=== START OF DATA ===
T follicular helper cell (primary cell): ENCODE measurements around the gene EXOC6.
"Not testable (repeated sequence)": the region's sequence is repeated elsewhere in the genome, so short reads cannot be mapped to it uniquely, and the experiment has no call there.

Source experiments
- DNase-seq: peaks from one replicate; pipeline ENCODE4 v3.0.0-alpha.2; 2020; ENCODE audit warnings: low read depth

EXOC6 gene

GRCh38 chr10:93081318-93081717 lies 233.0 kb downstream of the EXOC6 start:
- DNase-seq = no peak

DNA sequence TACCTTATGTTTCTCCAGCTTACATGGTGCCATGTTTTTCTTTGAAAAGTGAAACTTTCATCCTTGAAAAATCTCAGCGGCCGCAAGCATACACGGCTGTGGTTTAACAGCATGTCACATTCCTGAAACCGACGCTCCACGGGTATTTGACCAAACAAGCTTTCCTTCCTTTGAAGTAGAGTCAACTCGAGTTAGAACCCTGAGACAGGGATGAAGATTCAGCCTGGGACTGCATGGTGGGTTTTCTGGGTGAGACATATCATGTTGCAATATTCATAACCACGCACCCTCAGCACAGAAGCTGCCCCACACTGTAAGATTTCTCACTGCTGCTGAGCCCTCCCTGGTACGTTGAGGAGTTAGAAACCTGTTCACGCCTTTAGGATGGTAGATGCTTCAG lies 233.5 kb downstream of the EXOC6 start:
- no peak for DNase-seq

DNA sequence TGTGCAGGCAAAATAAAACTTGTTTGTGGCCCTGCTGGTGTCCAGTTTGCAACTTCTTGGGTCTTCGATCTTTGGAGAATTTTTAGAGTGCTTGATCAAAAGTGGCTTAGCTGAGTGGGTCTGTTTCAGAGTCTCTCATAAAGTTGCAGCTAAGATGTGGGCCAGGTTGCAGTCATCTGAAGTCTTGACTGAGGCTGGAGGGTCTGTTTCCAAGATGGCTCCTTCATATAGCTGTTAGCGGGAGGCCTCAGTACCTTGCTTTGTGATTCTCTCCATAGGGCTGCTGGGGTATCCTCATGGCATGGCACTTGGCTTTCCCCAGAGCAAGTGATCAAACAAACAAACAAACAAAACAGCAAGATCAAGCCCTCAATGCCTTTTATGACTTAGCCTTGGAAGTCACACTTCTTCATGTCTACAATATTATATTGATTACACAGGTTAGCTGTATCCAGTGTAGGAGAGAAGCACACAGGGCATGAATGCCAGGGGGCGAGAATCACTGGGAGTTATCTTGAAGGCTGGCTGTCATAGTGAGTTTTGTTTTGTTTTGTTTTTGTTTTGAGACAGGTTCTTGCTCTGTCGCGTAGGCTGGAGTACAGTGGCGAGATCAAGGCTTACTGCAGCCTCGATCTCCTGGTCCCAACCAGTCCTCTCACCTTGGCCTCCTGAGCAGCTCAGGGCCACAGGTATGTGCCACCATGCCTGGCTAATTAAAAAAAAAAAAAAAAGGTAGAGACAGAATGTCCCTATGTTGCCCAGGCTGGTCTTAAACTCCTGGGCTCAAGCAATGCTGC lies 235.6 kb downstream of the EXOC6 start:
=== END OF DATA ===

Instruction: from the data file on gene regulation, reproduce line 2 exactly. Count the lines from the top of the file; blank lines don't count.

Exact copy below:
"Not testable (repeated sequence)": the region's sequence is repeated elsewhere in the genome, so short reads cannot be mapped to it uniquely, and the experiment has no call there.